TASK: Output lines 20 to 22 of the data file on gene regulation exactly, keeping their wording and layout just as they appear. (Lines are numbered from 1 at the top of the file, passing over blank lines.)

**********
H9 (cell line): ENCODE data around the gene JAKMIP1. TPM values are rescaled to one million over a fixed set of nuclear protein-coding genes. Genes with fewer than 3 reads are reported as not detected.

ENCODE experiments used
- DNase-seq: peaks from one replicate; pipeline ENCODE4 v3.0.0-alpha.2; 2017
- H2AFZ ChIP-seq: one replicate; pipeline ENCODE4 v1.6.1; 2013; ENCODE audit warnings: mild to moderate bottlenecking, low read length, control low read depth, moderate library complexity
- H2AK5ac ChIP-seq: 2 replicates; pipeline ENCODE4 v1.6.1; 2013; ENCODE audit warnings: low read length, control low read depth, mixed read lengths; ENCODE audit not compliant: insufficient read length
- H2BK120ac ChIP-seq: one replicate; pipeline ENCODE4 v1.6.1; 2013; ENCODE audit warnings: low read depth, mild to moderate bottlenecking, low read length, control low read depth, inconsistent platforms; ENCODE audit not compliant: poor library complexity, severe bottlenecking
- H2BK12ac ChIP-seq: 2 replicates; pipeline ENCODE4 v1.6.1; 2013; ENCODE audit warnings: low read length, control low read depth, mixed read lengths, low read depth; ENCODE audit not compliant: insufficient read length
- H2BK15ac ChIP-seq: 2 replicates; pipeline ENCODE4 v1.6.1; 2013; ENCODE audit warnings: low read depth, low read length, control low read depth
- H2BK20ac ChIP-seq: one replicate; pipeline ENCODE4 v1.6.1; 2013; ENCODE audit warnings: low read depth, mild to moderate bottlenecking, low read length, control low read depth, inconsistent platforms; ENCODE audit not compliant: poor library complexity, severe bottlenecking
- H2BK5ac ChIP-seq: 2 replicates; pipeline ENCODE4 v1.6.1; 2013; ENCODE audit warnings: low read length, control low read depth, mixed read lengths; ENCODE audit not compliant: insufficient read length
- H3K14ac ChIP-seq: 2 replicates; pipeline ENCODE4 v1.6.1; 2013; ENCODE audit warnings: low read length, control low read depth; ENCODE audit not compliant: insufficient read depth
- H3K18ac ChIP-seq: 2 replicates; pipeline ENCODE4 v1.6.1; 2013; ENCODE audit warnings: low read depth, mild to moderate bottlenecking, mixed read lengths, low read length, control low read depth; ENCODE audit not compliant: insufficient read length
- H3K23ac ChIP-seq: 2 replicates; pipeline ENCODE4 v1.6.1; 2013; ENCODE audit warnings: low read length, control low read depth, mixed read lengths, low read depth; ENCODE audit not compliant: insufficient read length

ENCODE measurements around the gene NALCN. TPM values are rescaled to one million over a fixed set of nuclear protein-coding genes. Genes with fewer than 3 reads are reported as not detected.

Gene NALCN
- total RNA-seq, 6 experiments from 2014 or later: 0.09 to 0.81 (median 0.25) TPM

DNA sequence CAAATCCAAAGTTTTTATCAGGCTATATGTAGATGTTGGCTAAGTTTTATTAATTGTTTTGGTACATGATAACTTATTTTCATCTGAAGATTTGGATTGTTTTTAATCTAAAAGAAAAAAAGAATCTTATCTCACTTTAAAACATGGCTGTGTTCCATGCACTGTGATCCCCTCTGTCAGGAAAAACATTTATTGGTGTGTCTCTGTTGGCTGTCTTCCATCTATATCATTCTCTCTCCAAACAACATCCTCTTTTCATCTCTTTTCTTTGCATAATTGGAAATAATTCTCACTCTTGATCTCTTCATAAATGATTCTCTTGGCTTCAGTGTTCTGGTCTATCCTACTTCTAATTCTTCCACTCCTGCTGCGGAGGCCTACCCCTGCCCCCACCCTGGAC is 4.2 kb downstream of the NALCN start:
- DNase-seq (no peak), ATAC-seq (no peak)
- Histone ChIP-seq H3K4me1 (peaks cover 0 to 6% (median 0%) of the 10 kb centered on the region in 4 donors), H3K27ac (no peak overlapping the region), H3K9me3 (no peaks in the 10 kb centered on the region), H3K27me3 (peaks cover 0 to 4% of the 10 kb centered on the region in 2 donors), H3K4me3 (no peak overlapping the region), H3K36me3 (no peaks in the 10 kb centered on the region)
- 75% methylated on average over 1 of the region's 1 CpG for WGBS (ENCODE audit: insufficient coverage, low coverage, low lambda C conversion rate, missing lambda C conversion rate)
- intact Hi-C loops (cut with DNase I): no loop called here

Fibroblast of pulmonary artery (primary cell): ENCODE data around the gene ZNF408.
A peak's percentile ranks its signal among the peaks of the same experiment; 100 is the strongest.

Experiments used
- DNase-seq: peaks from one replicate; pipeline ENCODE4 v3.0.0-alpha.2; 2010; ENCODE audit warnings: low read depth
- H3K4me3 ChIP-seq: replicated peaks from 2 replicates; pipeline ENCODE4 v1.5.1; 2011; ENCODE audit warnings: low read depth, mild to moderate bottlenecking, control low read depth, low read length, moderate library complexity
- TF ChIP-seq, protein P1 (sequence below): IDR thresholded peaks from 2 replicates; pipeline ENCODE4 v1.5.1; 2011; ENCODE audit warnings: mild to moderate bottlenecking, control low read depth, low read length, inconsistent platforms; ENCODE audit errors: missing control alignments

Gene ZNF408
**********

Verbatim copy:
- 75% methylated on average over 1 of the region's 1 CpG for WGBS (ENCODE audit: insufficient coverage, low coverage, low lambda C conversion rate, missing lambda C conversion rate)
- intact Hi-C loops (cut with DNase I): no loop called here

Fibroblast of pulmonary artery (primary cell): ENCODE data around the gene ZNF408.